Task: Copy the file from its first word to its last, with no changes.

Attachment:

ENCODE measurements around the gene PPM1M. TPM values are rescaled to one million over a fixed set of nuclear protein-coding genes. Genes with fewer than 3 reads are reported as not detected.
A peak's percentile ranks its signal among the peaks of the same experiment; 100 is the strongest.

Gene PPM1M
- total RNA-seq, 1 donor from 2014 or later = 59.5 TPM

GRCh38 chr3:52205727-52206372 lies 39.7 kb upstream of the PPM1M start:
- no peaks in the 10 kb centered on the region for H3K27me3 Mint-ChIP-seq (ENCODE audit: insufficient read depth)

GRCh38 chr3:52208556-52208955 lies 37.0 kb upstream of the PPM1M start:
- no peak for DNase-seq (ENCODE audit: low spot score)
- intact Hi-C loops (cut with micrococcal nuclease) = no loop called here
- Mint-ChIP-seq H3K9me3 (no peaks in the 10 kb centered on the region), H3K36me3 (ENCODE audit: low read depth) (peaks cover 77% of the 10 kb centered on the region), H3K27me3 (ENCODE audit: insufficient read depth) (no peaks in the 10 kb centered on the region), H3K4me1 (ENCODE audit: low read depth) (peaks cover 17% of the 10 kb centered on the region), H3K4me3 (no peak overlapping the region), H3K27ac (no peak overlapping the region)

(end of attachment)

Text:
ENCODE measurements around the gene PPM1M. TPM values are rescaled to one million over a fixed set of nuclear protein-coding genes. Genes with fewer than 3 reads are reported as not detected.
A peak's percentile ranks its signal among the peaks of the same experiment; 100 is the strongest.

Gene PPM1M
- total RNA-seq, 1 donor from 2014 or later = 59.5 TPM

GRCh38 chr3:52205727-52206372 lies 39.7 kb upstream of the PPM1M start:
- no peaks in the 10 kb centered on the region for H3K27me3 Mint-ChIP-seq (ENCODE audit: insufficient read depth)

GRCh38 chr3:52208556-52208955 lies 37.0 kb upstream of the PPM1M start:
- no peak for DNase-seq (ENCODE audit: low spot score)
- intact Hi-C loops (cut with micrococcal nuclease) = no loop called here
- Mint-ChIP-seq H3K9me3 (no peaks in the 10 kb centered on the region), H3K36me3 (ENCODE audit: low read depth) (peaks cover 77% of the 10 kb centered on the region), H3K27me3 (ENCODE audit: insufficient read depth) (no peaks in the 10 kb centered on the region), H3K4me1 (ENCODE audit: low read depth) (peaks cover 17% of the 10 kb centered on the region), H3K4me3 (no peak overlapping the region), H3K27ac (no peak overlapping the region)